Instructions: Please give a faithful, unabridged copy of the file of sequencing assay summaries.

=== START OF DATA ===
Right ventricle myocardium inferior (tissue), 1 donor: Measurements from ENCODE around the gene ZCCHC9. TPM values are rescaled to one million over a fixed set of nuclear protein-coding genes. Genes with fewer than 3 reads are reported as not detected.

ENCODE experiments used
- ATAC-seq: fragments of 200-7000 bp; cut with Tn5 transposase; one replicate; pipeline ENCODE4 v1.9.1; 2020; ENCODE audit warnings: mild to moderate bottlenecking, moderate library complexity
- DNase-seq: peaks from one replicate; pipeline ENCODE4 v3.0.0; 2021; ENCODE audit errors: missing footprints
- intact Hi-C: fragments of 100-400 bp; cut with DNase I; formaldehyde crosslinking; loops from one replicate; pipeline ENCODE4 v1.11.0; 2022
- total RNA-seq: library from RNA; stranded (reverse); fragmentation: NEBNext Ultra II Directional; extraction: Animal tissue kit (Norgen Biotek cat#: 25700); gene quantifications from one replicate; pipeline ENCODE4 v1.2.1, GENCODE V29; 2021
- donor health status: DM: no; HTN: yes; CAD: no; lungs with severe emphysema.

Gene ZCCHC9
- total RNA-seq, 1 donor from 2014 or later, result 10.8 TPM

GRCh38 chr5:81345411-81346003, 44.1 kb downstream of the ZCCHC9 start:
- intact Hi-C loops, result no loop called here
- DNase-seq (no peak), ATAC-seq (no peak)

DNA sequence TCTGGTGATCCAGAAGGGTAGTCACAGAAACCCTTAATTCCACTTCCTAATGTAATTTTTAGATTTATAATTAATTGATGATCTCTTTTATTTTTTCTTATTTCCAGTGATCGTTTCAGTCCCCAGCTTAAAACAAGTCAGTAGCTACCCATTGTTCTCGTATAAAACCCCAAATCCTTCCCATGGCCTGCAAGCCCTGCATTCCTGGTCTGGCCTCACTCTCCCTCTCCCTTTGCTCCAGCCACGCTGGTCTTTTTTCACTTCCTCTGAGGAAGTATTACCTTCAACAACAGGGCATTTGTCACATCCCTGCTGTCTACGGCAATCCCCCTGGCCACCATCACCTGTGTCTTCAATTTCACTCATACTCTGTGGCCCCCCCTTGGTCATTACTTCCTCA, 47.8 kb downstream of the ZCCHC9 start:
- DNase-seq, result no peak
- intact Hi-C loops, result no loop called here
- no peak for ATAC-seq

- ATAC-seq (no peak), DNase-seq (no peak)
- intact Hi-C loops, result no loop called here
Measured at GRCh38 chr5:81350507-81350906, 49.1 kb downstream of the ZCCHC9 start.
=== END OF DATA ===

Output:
Right ventricle myocardium inferior (tissue), 1 donor: Measurements from ENCODE around the gene ZCCHC9. TPM values are rescaled to one million over a fixed set of nuclear protein-coding genes. Genes with fewer than 3 reads are reported as not detected.

ENCODE experiments used
- ATAC-seq: fragments of 200-7000 bp; cut with Tn5 transposase; one replicate; pipeline ENCODE4 v1.9.1; 2020; ENCODE audit warnings: mild to moderate bottlenecking, moderate library complexity
- DNase-seq: peaks from one replicate; pipeline ENCODE4 v3.0.0; 2021; ENCODE audit errors: missing footprints
- intact Hi-C: fragments of 100-400 bp; cut with DNase I; formaldehyde crosslinking; loops from one replicate; pipeline ENCODE4 v1.11.0; 2022
- total RNA-seq: library from RNA; stranded (reverse); fragmentation: NEBNext Ultra II Directional; extraction: Animal tissue kit (Norgen Biotek cat#: 25700); gene quantifications from one replicate; pipeline ENCODE4 v1.2.1, GENCODE V29; 2021
- donor health status: DM: no; HTN: yes; CAD: no; lungs with severe emphysema.

Gene ZCCHC9
- total RNA-seq, 1 donor from 2014 or later, result 10.8 TPM

GRCh38 chr5:81345411-81346003, 44.1 kb downstream of the ZCCHC9 start:
- intact Hi-C loops, result no loop called here
- DNase-seq (no peak), ATAC-seq (no peak)

DNA sequence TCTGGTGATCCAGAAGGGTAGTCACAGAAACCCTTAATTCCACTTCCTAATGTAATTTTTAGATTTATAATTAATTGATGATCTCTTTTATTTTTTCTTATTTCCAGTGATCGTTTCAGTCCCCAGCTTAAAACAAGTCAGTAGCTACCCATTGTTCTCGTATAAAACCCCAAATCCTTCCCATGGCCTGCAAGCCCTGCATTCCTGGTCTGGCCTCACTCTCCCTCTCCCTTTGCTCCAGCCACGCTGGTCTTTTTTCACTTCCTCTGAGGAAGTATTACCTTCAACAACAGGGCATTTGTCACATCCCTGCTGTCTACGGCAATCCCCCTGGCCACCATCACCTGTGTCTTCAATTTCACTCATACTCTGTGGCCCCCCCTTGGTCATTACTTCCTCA, 47.8 kb downstream of the ZCCHC9 start:
- DNase-seq, result no peak
- intact Hi-C loops, result no loop called here
- no peak for ATAC-seq

- ATAC-seq (no peak), DNase-seq (no peak)
- intact Hi-C loops, result no loop called here
Measured at GRCh38 chr5:81350507-81350906, 49.1 kb downstream of the ZCCHC9 start.